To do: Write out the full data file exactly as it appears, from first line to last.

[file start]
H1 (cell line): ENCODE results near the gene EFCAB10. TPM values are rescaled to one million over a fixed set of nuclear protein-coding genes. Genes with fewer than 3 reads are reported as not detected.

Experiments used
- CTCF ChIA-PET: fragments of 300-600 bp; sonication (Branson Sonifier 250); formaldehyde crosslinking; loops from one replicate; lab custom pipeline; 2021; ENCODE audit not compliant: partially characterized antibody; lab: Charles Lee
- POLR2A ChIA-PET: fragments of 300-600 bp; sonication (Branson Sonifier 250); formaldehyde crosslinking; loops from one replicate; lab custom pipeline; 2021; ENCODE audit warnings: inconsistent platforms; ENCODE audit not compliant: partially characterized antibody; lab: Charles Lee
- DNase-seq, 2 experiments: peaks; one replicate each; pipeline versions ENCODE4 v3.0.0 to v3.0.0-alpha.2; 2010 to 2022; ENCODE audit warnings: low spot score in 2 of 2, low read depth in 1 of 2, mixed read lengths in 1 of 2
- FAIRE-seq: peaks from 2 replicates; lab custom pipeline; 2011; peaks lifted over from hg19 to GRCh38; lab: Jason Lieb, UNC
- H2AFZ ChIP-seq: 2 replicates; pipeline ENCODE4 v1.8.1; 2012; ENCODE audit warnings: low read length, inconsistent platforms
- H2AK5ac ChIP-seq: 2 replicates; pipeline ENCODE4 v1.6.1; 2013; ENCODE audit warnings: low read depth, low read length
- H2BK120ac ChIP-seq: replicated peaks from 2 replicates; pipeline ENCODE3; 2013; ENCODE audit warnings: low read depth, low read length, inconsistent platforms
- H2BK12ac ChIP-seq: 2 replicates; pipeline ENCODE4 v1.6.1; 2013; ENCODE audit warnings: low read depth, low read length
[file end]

H1 (cell line): ENCODE results near the gene EFCAB10. TPM values are rescaled to one million over a fixed set of nuclear protein-coding genes. Genes with fewer than 3 reads are reported as not detected.

Experiments used
- CTCF ChIA-PET: fragments of 300-600 bp; sonication (Branson Sonifier 250); formaldehyde crosslinking; loops from one replicate; lab custom pipeline; 2021; ENCODE audit not compliant: partially characterized antibody; lab: Charles Lee
- POLR2A ChIA-PET: fragments of 300-600 bp; sonication (Branson Sonifier 250); formaldehyde crosslinking; loops from one replicate; lab custom pipeline; 2021; ENCODE audit warnings: inconsistent platforms; ENCODE audit not compliant: partially characterized antibody; lab: Charles Lee
- DNase-seq, 2 experiments: peaks; one replicate each; pipeline versions ENCODE4 v3.0.0 to v3.0.0-alpha.2; 2010 to 2022; ENCODE audit warnings: low spot score in 2 of 2, low read depth in 1 of 2, mixed read lengths in 1 of 2
- FAIRE-seq: peaks from 2 replicates; lab custom pipeline; 2011; peaks lifted over from hg19 to GRCh38; lab: Jason Lieb, UNC
- H2AFZ ChIP-seq: 2 replicates; pipeline ENCODE4 v1.8.1; 2012; ENCODE audit warnings: low read length, inconsistent platforms
- H2AK5ac ChIP-seq: 2 replicates; pipeline ENCODE4 v1.6.1; 2013; ENCODE audit warnings: low read depth, low read length
- H2BK120ac ChIP-seq: replicated peaks from 2 replicates; pipeline ENCODE3; 2013; ENCODE audit warnings: low read depth, low read length, inconsistent platforms
- H2BK12ac ChIP-seq: 2 replicates; pipeline ENCODE4 v1.6.1; 2013; ENCODE audit warnings: low read depth, low read length